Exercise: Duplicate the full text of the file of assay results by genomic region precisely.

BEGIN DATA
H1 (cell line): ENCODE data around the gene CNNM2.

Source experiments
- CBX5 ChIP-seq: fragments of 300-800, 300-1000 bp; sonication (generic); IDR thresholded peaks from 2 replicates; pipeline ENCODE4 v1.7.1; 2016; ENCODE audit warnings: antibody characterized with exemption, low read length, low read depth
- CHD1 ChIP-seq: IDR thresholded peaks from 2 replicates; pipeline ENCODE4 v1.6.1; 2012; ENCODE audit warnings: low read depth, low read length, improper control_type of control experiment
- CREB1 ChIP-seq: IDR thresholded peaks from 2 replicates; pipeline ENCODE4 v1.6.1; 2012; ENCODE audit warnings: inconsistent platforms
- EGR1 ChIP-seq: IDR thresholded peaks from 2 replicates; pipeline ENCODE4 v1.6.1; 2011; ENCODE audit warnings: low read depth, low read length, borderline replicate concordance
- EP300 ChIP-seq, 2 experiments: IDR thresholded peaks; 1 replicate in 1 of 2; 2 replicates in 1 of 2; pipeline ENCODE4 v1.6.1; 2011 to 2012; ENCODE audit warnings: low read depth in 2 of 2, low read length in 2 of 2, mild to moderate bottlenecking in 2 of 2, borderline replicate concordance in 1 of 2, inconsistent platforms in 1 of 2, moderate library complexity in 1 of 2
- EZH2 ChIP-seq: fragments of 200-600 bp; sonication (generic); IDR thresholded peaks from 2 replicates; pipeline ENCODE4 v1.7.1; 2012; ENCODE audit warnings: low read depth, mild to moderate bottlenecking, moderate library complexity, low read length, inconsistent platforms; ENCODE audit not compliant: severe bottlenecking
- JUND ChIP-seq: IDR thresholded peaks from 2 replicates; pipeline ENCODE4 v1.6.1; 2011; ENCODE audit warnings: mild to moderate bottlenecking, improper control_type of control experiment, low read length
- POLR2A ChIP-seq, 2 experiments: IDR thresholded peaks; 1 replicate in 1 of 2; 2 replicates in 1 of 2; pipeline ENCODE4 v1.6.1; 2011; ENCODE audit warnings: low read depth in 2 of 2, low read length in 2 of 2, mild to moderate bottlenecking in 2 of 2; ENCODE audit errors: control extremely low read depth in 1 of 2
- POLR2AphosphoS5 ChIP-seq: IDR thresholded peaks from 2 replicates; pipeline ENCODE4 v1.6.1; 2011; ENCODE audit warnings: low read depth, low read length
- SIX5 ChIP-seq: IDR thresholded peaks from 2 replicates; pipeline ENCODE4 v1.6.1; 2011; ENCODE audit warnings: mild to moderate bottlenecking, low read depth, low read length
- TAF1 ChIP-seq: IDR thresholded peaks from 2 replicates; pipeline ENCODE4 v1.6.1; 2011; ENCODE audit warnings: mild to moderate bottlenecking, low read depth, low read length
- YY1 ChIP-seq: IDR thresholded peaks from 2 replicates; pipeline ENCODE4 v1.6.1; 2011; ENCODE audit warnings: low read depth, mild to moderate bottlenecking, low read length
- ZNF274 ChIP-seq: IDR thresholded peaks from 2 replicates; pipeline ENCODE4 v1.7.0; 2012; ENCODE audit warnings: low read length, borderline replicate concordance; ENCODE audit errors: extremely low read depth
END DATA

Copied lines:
H1 (cell line): ENCODE data around the gene CNNM2.

Source experiments
- CBX5 ChIP-seq: fragments of 300-800, 300-1000 bp; sonication (generic); IDR thresholded peaks from 2 replicates; pipeline ENCODE4 v1.7.1; 2016; ENCODE audit warnings: antibody characterized with exemption, low read length, low read depth
- CHD1 ChIP-seq: IDR thresholded peaks from 2 replicates; pipeline ENCODE4 v1.6.1; 2012; ENCODE audit warnings: low read depth, low read length, improper control_type of control experiment
- CREB1 ChIP-seq: IDR thresholded peaks from 2 replicates; pipeline ENCODE4 v1.6.1; 2012; ENCODE audit warnings: inconsistent platforms
- EGR1 ChIP-seq: IDR thresholded peaks from 2 replicates; pipeline ENCODE4 v1.6.1; 2011; ENCODE audit warnings: low read depth, low read length, borderline replicate concordance
- EP300 ChIP-seq, 2 experiments: IDR thresholded peaks; 1 replicate in 1 of 2; 2 replicates in 1 of 2; pipeline ENCODE4 v1.6.1; 2011 to 2012; ENCODE audit warnings: low read depth in 2 of 2, low read length in 2 of 2, mild to moderate bottlenecking in 2 of 2, borderline replicate concordance in 1 of 2, inconsistent platforms in 1 of 2, moderate library complexity in 1 of 2
- EZH2 ChIP-seq: fragments of 200-600 bp; sonication (generic); IDR thresholded peaks from 2 replicates; pipeline ENCODE4 v1.7.1; 2012; ENCODE audit warnings: low read depth, mild to moderate bottlenecking, moderate library complexity, low read length, inconsistent platforms; ENCODE audit not compliant: severe bottlenecking
- JUND ChIP-seq: IDR thresholded peaks from 2 replicates; pipeline ENCODE4 v1.6.1; 2011; ENCODE audit warnings: mild to moderate bottlenecking, improper control_type of control experiment, low read length
- POLR2A ChIP-seq, 2 experiments: IDR thresholded peaks; 1 replicate in 1 of 2; 2 replicates in 1 of 2; pipeline ENCODE4 v1.6.1; 2011; ENCODE audit warnings: low read depth in 2 of 2, low read length in 2 of 2, mild to moderate bottlenecking in 2 of 2; ENCODE audit errors: control extremely low read depth in 1 of 2
- POLR2AphosphoS5 ChIP-seq: IDR thresholded peaks from 2 replicates; pipeline ENCODE4 v1.6.1; 2011; ENCODE audit warnings: low read depth, low read length
- SIX5 ChIP-seq: IDR thresholded peaks from 2 replicates; pipeline ENCODE4 v1.6.1; 2011; ENCODE audit warnings: mild to moderate bottlenecking, low read depth, low read length
- TAF1 ChIP-seq: IDR thresholded peaks from 2 replicates; pipeline ENCODE4 v1.6.1; 2011; ENCODE audit warnings: mild to moderate bottlenecking, low read depth, low read length
- YY1 ChIP-seq: IDR thresholded peaks from 2 replicates; pipeline ENCODE4 v1.6.1; 2011; ENCODE audit warnings: low read depth, mild to moderate bottlenecking, low read length
- ZNF274 ChIP-seq: IDR thresholded peaks from 2 replicates; pipeline ENCODE4 v1.7.0; 2012; ENCODE audit warnings: low read length, borderline replicate concordance; ENCODE audit errors: extremely low read depth